There is an ideological aspect to this position. For Irwin, "with the Republican establishment opposed to farm subsidies and unwilling to reduce protective tariffs on manufactured goods, the only solution seemed to be higher tariffs on agricultural goods, as imperfect a solution as that might be. This lay the groundwork for what would become the Smoot-Hawley tariff. There is the idea of a country becoming independent of an empire, it is not up to the British to tell them what to do, they have the right to be protectionists showing the vitality of the nation.
We see the importance of the Republicans who dominated the political situation in the United States until Roosevelt arrived.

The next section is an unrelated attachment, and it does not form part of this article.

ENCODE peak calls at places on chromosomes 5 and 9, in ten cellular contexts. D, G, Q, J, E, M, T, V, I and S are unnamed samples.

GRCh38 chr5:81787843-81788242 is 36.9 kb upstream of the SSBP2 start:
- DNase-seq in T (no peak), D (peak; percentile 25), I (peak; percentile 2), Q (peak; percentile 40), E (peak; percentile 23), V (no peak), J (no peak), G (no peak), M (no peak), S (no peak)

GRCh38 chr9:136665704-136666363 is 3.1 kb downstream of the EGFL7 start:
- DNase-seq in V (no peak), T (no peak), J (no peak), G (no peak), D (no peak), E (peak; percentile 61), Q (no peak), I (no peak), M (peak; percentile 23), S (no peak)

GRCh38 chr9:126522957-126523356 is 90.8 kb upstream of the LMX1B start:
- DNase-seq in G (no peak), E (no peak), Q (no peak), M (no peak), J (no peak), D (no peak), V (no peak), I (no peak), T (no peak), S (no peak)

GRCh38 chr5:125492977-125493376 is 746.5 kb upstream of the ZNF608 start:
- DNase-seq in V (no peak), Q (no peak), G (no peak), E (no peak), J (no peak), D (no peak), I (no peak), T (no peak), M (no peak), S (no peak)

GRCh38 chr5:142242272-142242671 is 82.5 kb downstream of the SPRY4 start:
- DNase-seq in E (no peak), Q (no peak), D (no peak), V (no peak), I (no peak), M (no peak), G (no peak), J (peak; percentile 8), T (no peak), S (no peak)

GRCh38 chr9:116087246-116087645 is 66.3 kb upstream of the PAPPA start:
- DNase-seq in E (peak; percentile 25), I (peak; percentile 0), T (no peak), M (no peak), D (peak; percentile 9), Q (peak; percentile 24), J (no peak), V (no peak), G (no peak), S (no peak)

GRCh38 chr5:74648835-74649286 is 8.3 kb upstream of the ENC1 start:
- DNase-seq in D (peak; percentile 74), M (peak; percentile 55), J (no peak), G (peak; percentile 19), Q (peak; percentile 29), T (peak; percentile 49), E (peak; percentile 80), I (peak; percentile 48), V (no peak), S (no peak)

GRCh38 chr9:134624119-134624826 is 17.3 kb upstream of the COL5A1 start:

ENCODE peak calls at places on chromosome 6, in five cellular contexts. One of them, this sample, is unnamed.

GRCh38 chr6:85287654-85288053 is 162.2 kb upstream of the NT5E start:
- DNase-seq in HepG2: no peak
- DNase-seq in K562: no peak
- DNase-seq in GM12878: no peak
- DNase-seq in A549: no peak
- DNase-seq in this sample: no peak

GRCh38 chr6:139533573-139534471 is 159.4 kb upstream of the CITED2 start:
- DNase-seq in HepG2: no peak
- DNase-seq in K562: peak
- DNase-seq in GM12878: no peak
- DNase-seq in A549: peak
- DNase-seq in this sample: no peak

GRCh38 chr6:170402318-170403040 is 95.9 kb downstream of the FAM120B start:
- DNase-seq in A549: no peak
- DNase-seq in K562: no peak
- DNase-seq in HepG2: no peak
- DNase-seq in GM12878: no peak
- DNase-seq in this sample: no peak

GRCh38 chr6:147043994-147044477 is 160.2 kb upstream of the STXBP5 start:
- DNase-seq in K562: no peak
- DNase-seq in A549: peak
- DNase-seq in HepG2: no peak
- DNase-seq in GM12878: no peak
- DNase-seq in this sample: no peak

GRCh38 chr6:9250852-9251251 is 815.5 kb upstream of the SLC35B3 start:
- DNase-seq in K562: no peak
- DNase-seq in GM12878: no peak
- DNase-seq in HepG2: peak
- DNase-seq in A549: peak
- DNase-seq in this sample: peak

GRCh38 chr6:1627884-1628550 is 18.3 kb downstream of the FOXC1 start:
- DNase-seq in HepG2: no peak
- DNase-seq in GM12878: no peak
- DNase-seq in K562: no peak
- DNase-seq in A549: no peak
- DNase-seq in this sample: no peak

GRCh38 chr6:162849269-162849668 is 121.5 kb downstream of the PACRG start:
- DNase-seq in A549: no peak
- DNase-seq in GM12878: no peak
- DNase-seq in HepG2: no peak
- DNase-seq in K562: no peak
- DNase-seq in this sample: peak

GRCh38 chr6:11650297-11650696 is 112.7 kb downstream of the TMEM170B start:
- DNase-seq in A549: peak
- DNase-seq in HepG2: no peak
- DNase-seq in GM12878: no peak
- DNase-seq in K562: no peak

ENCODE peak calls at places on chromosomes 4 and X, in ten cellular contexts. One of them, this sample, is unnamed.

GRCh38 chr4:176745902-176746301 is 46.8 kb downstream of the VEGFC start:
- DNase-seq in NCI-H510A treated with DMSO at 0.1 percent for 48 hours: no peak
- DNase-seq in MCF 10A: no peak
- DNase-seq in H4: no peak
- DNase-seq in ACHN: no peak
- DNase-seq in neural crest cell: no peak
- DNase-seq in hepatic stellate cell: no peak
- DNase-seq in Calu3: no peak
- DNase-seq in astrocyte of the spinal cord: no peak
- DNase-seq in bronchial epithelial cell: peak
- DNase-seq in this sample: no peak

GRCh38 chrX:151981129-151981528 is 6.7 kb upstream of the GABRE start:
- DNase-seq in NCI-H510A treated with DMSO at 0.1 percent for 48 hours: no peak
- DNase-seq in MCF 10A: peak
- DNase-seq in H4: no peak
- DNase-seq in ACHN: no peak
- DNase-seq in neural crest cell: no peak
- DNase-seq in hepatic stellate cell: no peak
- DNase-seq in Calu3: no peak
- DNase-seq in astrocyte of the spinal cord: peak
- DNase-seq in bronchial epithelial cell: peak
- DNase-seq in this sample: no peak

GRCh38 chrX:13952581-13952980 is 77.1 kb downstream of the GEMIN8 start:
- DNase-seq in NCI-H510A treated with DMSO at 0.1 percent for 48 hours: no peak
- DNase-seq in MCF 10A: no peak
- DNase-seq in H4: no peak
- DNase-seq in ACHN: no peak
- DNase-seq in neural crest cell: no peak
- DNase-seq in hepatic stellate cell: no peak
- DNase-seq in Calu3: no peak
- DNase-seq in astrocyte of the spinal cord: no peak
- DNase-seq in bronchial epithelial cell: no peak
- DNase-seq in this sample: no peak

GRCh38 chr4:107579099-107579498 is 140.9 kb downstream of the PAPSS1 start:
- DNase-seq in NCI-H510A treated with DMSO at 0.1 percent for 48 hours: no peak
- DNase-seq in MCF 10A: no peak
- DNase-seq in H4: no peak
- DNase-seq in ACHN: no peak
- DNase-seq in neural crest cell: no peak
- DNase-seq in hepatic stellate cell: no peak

To conclude, if we look at the period between 1870 and 1913, for Europe and Japan there is an increase in international trade in relation to GDP showing an increasing openness on the part of the major countries of the world. If we look at 1913 to 1929, we see a decline in the importance of international trade as a percentage of GDP for almost everyone except Japan. This was not a glorious period for international trade, becoming even worse during the 1930s.